• A kiss from a prince solves everything and marrying him is likely to follow, such as in Snow White, Sleeping Beauty, The Princess and The Pea, Cinderella, Beauty and the Beast, Rapunzel and so on.

Compare these books with the positivity and equality of today’s heroes. Bob the Builder is an example to us all. “Can we fix it?” “Yes, we can!” – a positive affirmation from a positive character and his close-knit team. Bob has an inclusive management style and is happy to understand his team’s inadequacies (Dizzy is a bit excitable, Roley is a bit wet). He also treats Wendy very much as his equal. He’s cheerful, hardworking and full of respect for others. You wouldn’t find him eating porridge in the three bears’ house without asking. He’d probably even mend baby bear’s chair at mates’ rates.

The seven deadly sins – and about 60 minor ones – are all covered.

Thomas the Tank Engine and his friends, meanwhile, maintain their socialist values with an almost Marxist zeal. Everybody works hard to help each other out. There are some antagonism and competitiveness, but they obey authority (the Fat Controller) and are rewarded for working together. Any bad behaviour sees them going off the rails.

As for the 43 Mr Men books and 33 Little Miss titles, they’re like the Old and New Testaments of children’s literature. The seven deadly sins – and about 60 minor ones – are all covered. Picking on daydreamers and forgetful people might be harsh, but they show you the consequences of rudeness and obesity, among other things.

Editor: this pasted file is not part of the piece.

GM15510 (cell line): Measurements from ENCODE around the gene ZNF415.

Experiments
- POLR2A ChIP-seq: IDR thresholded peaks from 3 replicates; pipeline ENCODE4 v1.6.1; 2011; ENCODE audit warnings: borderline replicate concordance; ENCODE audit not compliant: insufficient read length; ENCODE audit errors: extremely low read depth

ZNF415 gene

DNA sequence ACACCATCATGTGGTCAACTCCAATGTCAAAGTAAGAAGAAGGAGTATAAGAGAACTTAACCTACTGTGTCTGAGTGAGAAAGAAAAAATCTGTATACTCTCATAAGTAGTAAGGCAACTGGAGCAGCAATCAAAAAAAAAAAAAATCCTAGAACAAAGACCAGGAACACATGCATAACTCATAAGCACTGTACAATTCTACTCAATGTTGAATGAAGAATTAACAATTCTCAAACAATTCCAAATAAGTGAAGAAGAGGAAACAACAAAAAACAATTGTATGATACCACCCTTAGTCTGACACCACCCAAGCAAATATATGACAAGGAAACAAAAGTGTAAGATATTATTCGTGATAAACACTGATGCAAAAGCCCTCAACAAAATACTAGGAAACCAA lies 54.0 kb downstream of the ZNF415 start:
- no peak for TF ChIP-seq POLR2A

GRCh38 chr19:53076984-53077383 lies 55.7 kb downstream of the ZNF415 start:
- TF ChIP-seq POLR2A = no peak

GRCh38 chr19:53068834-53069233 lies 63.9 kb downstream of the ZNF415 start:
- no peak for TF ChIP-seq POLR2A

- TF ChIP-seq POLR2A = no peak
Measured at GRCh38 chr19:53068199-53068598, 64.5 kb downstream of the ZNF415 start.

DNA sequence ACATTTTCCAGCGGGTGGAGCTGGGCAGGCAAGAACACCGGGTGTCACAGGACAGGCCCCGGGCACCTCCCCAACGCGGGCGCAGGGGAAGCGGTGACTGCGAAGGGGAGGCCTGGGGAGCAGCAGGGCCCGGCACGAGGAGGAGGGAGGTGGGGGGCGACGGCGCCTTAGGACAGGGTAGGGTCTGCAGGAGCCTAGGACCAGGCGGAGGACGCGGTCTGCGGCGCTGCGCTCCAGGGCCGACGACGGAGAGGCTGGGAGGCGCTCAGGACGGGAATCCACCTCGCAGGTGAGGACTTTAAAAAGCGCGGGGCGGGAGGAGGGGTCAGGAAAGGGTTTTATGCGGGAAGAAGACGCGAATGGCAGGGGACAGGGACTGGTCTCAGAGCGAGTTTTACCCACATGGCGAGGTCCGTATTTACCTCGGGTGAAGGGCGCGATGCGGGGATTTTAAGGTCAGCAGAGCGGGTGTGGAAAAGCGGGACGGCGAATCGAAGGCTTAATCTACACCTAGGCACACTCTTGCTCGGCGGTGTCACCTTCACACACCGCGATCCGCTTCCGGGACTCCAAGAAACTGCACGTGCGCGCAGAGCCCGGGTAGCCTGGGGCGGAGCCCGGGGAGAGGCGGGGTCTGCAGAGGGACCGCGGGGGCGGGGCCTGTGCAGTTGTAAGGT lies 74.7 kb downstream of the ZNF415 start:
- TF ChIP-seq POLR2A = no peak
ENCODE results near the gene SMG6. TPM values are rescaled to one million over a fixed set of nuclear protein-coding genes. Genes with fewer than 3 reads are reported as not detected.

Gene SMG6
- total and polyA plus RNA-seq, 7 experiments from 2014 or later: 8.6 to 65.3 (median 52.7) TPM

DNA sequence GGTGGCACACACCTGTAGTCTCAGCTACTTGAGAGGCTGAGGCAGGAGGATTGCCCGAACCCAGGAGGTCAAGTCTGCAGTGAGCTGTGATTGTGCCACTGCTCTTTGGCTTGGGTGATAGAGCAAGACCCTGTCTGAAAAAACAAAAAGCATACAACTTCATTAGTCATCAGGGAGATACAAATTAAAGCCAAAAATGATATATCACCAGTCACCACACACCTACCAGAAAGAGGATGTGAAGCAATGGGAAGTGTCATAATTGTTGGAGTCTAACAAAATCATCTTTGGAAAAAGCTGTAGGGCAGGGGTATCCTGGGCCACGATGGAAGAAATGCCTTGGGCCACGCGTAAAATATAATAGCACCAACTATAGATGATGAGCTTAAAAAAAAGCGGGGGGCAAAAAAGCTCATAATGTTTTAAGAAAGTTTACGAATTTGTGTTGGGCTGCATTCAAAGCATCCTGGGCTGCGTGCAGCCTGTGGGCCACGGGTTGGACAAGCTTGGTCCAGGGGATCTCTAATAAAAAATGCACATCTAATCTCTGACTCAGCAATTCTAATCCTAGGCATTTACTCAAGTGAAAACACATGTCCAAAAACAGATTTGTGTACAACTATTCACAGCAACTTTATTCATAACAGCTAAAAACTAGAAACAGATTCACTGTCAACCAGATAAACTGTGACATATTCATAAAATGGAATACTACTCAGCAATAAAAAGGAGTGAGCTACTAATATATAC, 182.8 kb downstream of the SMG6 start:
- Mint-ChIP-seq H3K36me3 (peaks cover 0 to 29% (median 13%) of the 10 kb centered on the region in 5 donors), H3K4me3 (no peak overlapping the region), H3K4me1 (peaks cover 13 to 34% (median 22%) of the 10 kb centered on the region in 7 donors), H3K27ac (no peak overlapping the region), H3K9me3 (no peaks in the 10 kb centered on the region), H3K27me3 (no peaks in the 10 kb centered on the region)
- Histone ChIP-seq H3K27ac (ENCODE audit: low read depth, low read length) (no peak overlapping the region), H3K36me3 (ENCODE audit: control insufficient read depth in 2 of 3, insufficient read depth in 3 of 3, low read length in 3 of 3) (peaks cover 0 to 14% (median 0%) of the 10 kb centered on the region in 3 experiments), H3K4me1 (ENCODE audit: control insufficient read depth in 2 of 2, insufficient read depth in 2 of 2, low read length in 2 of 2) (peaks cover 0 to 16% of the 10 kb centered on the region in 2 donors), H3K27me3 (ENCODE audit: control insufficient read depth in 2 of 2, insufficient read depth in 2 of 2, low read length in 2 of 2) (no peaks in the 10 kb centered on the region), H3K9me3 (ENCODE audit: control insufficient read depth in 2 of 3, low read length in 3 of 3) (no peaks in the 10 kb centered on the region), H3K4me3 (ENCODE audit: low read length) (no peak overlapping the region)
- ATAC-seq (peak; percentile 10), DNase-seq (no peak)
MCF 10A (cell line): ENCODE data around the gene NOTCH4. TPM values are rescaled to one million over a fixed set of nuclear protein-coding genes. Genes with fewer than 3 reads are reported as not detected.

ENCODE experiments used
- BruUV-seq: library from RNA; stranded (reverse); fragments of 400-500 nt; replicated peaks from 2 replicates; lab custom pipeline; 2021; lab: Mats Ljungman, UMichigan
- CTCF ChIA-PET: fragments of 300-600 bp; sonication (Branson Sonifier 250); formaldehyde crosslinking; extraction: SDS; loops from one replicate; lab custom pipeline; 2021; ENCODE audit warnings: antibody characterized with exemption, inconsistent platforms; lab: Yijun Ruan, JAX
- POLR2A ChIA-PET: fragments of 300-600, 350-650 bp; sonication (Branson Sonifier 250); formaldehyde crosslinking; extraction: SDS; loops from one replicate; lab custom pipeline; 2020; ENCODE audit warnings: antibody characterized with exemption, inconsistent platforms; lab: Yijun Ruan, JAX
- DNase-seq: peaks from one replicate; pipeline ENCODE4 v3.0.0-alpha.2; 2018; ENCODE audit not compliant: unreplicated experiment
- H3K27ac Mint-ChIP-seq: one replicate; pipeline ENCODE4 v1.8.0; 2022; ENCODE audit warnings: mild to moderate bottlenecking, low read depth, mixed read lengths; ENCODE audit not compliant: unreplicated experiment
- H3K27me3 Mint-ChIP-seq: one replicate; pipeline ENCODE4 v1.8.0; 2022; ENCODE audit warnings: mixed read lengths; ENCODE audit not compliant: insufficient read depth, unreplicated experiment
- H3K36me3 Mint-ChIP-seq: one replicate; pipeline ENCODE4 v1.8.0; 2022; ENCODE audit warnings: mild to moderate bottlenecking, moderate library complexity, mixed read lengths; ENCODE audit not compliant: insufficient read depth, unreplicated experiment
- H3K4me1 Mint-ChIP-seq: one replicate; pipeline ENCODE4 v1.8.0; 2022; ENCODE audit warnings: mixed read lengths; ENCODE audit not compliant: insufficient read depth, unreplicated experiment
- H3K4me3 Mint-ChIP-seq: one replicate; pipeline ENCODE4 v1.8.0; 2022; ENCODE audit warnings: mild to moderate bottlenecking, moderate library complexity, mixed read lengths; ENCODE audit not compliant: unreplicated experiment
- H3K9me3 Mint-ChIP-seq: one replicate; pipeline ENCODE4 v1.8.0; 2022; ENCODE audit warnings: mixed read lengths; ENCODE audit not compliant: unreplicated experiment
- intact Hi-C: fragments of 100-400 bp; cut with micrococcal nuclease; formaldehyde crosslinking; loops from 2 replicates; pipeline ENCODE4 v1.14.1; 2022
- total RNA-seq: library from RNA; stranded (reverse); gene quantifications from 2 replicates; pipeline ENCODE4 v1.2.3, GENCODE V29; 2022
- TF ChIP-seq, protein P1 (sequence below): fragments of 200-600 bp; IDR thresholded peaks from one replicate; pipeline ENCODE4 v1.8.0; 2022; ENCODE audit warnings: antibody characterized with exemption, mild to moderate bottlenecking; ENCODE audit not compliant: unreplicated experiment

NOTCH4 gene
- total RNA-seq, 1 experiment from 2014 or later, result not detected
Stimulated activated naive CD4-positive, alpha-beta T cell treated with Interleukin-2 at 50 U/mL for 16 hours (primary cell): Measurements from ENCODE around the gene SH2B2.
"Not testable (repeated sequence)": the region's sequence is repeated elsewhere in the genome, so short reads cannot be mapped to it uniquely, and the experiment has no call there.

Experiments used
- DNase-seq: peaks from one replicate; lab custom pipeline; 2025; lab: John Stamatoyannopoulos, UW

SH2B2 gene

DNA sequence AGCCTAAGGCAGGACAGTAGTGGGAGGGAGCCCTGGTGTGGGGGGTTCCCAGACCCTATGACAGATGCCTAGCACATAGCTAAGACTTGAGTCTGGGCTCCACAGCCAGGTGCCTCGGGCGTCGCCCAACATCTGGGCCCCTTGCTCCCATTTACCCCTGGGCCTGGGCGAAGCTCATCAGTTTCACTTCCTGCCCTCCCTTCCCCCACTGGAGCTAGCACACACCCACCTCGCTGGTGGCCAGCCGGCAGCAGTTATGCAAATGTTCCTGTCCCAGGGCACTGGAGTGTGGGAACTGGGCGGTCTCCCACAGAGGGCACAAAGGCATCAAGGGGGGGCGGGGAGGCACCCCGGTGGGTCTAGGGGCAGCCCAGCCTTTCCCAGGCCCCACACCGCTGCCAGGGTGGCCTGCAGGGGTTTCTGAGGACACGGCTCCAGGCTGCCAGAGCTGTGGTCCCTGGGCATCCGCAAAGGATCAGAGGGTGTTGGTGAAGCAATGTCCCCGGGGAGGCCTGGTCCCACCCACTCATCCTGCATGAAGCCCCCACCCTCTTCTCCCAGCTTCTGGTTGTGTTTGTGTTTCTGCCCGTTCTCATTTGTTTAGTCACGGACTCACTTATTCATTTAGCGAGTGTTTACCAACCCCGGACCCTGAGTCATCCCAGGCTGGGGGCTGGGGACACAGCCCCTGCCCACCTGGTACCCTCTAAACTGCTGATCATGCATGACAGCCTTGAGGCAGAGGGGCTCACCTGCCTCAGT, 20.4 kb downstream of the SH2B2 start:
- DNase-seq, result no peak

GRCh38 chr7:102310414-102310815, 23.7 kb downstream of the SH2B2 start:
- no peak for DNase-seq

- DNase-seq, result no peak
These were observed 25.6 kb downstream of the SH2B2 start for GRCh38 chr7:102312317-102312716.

Freud and Jung both had views on the psychology of fairytales. Freud believed that the tales were based on wish fulfilment and had complicated sexual undercurrents. Certainly, in Snow White and The Seven Dwarfs, any sexual undercurrents would have to be complicated. Although as a child I do remember being strangely drawn to the wicked witch – that might say more about me than the tale. Jung, on the other hand, believed that characters in fairytales represent various aspects of our personalities. Hopefully, in the case of Hansel and Gretel, these traits are buried deep in a subconscious that we’ll never touch on.

While theories on the psychology of modern children’s literature are generally limited, a study by the National Autistic Society in the UK showed that Thomas the Tank Engine actually helped break through the barriers encountered by children with autism and Asperger’s syndrome. The combination of bold colours, exaggerated expressions, simple narrative and even objects arranged in lines, all helped the children to understand and relate emotionally to the text. Similarly, Bob the Builder and the Mr Men books display these same characteristics.

Whatever your views on how the classic tales compare with today’s heroes, children will ultimately vote with their feet (and, if they’re like our kids, they’ll do this by getting out of bed and wandering back into the lounge room halfway through a bedtime story).

While it is parents who initially choose their children’s books, eventually children will make their own choices about the stories they read. And despite the slightly outdated ethic that fairytales push (which is that children should be scared into behaving properly), there is little indication that they can really warp a child’s mind.